Allow me to rave about their pizza: loosely akin to a New York-style slice, the toppings are contained in a soft crust with a crisp bottom. The caveat, however, is that it must be consumed immediately upon serving, for the best ratio of chew and crackle (sans the heaviness that may naturally come as it cools). The pie is sliced into four with special instructions to #HoldandFold each quarter. The hashtag suggestion might sound gimmicky, but eating this way is, in fact, quite practical: having the crust on both sides works as a protective barrier—similar to bookends, if you will—that add structure and integrity, preventing the molten-hot cheese from dripping all over your plate (and instead, straight into your mouth).
Once the bread and the meat are gone, though, how would one reconcile the disparity between a brimming stomach and an empty soul? The answer lies in the final piece of the trio: their coffee. Although the current selection is similarly small, one can be assured of a well-made cup each and every time. Made from Arabica beans, the coffee is sourced from specialty coffee shop Yardstick. I imagine many a busy afternoon fueled, perhaps accompanied by smooth, swinging blasts of trumpets playing. “How do you like your eggs in the morning?”—do take note that Frank & Dean opens at 11 a.m. daily—“I like mine with a kiss.” Yet a cup of joe easily transitions to lazy afternoons and rainy days, alone or with your Huckleberry friend; the fruity aroma of freshly-brewed Arabica along with the sensation of heat on the lips (and Moon River on repeat, for good measure) does wonders to make such moments more tranquil.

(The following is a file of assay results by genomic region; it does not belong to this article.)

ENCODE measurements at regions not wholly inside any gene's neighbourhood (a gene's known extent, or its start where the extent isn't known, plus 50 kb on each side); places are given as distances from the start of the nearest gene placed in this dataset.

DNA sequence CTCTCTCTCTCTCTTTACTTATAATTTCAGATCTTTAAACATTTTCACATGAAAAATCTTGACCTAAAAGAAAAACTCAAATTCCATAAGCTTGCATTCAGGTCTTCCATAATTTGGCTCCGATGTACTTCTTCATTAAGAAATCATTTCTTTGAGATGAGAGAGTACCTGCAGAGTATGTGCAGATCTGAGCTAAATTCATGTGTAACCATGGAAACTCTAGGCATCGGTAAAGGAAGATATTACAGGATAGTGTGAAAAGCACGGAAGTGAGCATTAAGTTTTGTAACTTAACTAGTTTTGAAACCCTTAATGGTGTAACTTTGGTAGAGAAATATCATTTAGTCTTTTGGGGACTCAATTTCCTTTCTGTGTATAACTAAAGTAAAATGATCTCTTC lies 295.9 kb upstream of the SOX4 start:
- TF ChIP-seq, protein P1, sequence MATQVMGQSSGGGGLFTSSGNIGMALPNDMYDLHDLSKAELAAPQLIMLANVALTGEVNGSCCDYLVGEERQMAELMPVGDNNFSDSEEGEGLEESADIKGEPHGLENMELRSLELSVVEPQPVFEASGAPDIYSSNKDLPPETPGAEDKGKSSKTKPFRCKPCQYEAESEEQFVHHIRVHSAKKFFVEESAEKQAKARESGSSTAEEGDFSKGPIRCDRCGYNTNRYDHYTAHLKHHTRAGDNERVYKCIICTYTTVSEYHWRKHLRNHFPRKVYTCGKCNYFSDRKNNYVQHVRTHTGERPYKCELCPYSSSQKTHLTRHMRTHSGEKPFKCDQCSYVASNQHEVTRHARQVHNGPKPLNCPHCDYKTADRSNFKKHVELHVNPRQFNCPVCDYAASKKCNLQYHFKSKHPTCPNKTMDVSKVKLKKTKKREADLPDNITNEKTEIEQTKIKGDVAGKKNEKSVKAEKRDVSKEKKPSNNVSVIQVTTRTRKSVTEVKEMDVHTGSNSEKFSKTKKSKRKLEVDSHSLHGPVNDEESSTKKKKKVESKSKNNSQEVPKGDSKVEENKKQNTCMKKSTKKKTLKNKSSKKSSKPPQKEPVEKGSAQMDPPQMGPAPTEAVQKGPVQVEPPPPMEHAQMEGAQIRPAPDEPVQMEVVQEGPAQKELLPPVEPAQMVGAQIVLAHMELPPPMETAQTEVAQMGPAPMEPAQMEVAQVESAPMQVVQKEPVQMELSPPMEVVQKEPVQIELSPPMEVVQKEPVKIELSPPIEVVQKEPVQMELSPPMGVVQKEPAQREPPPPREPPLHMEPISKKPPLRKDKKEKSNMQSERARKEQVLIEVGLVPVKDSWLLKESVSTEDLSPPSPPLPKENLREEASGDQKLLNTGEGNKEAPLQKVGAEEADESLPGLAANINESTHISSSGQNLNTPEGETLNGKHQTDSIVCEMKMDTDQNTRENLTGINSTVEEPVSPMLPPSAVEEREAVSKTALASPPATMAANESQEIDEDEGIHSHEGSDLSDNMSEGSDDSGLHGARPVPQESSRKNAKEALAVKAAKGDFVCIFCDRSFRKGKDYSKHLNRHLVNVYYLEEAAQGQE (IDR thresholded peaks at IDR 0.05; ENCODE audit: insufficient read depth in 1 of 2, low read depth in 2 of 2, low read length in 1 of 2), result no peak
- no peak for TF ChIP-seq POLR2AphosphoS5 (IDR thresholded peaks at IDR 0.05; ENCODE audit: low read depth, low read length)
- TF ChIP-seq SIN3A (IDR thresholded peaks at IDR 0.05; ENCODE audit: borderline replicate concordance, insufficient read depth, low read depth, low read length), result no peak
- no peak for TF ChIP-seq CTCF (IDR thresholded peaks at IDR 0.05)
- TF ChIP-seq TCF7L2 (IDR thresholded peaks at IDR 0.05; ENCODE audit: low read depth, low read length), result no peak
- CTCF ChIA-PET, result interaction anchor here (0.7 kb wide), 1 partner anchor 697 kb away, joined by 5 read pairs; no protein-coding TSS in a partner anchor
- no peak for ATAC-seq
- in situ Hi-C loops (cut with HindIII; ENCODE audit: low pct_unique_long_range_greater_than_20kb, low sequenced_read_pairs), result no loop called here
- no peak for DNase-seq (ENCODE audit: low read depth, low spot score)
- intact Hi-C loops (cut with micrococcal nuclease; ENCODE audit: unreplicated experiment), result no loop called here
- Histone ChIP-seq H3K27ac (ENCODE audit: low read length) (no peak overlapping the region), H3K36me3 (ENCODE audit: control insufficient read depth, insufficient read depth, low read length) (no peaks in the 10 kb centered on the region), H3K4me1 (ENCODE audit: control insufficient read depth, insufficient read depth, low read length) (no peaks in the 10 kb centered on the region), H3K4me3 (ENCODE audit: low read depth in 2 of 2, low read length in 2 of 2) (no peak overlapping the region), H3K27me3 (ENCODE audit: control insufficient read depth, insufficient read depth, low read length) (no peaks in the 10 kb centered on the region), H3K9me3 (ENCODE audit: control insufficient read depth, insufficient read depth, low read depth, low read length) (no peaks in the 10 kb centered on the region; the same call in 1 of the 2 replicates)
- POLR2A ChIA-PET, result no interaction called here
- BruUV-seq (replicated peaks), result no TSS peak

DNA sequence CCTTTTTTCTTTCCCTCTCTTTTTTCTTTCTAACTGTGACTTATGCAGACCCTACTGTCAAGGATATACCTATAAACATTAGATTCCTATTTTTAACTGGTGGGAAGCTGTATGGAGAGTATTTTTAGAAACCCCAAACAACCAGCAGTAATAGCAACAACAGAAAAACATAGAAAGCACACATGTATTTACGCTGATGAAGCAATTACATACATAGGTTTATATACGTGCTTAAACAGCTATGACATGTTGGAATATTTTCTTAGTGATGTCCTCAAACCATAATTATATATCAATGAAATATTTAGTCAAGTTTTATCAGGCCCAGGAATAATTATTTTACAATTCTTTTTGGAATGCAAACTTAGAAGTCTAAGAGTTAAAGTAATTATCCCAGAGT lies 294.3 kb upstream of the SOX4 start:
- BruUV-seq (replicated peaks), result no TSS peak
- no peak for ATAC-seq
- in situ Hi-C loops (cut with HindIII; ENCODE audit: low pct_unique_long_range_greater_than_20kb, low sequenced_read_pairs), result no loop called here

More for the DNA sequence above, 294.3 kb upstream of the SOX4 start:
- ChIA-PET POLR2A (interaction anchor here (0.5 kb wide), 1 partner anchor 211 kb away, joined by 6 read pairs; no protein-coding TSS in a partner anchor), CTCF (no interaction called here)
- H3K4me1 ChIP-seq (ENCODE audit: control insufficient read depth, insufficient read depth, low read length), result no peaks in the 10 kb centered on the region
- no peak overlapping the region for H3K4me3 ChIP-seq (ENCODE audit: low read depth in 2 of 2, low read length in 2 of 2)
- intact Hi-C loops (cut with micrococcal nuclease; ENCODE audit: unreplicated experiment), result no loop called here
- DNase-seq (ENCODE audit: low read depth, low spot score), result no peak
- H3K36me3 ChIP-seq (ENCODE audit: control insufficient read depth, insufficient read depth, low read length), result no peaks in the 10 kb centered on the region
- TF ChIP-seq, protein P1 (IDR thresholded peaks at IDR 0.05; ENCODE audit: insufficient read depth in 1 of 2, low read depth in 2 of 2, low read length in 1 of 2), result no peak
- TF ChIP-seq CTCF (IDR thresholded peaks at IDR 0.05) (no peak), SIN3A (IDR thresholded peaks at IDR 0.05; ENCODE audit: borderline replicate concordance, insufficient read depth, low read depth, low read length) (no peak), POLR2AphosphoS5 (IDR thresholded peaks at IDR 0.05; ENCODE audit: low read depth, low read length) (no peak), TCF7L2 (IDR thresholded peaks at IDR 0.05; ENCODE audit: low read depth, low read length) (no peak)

It is a relief to know they are aware of their strengths, making ordering far less of a hassle for the indecisive (i.e., me). Still, there are other items sure to merit many more repeat visits. The cheekily-named One-Eyed Jack, for instance, is their take on a Croque Madame, with a shiny golden egg yolk waiting to be pierced open with a fork. The sandwich delivers on the winning combination of salty and sweet, thanks to the ham and the molten cheddar, slathered generously with lashings of maple syrup and buttery brioche. Those looking to share would be well to opt for their Sliders, which carry all the elements of a great cheeseburger in one (maybe two) bites, and come with portion of their signature Paprika Fries. And, although listed as a dessert, the chocolate-covered potato chips from Cheat Street have just enough chocolate painted on the surface for a sinfully sweet bite, yet manages to retain its identity as a munch-able, chomp-able, savory snack with a hearty ruffled crunch. There are also a number of cocktails and liquors on offer for evening get-togethers, best enjoyed at the al fresco area on the second floor. We do hear something rather peculiar takes place upstairs once the moon is up, and I managed to sneak in a glance of a few telephone booths rather curiously stationed within another room at the end. Hmm. (If anyone asks, though, you didn’t hear it from us.)
It seems ambitious to try and merge old and new, especially as food trends come and go. But as with other forms of art, classics remain exactly that insofar as they are treasured across the years, making an impact upon its audience (or consumers), and, arguably, become both essential and timeless. Frank & Dean does a great job of bridging the gap between eras through great food in a great setting. In the words of Mr. Sinatra himself: “I would like to be remembered as a man who had a wonderful time living life, a man who had good friends, fine family—and I don’t think I could ask for anything more than that, actually.” Ring-a-ding-ding to that!